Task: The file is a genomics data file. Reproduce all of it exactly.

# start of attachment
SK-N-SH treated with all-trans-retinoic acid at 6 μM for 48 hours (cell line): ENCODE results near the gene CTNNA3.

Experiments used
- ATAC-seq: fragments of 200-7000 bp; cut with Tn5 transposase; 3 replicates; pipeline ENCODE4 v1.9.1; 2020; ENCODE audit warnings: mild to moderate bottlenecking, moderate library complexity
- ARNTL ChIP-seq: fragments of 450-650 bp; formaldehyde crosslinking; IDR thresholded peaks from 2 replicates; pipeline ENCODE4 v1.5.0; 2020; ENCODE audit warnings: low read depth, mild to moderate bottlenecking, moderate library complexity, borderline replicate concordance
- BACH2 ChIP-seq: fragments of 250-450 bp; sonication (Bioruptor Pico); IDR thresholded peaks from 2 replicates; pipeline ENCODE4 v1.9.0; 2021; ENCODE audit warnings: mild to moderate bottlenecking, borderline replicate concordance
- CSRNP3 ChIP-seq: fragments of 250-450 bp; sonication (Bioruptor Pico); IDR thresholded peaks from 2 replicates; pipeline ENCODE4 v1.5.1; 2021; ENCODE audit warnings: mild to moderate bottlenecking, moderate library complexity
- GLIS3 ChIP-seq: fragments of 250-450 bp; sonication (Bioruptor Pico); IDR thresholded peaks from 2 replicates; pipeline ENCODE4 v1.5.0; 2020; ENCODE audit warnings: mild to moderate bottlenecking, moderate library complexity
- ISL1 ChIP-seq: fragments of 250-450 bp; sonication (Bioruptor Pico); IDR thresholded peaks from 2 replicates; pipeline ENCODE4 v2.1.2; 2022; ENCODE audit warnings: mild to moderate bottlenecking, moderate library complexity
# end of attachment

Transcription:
SK-N-SH treated with all-trans-retinoic acid at 6 μM for 48 hours (cell line): ENCODE results near the gene CTNNA3.

Experiments used
- ATAC-seq: fragments of 200-7000 bp; cut with Tn5 transposase; 3 replicates; pipeline ENCODE4 v1.9.1; 2020; ENCODE audit warnings: mild to moderate bottlenecking, moderate library complexity
- ARNTL ChIP-seq: fragments of 450-650 bp; formaldehyde crosslinking; IDR thresholded peaks from 2 replicates; pipeline ENCODE4 v1.5.0; 2020; ENCODE audit warnings: low read depth, mild to moderate bottlenecking, moderate library complexity, borderline replicate concordance
- BACH2 ChIP-seq: fragments of 250-450 bp; sonication (Bioruptor Pico); IDR thresholded peaks from 2 replicates; pipeline ENCODE4 v1.9.0; 2021; ENCODE audit warnings: mild to moderate bottlenecking, borderline replicate concordance
- CSRNP3 ChIP-seq: fragments of 250-450 bp; sonication (Bioruptor Pico); IDR thresholded peaks from 2 replicates; pipeline ENCODE4 v1.5.1; 2021; ENCODE audit warnings: mild to moderate bottlenecking, moderate library complexity
- GLIS3 ChIP-seq: fragments of 250-450 bp; sonication (Bioruptor Pico); IDR thresholded peaks from 2 replicates; pipeline ENCODE4 v1.5.0; 2020; ENCODE audit warnings: mild to moderate bottlenecking, moderate library complexity
- ISL1 ChIP-seq: fragments of 250-450 bp; sonication (Bioruptor Pico); IDR thresholded peaks from 2 replicates; pipeline ENCODE4 v2.1.2; 2022; ENCODE audit warnings: mild to moderate bottlenecking, moderate library complexity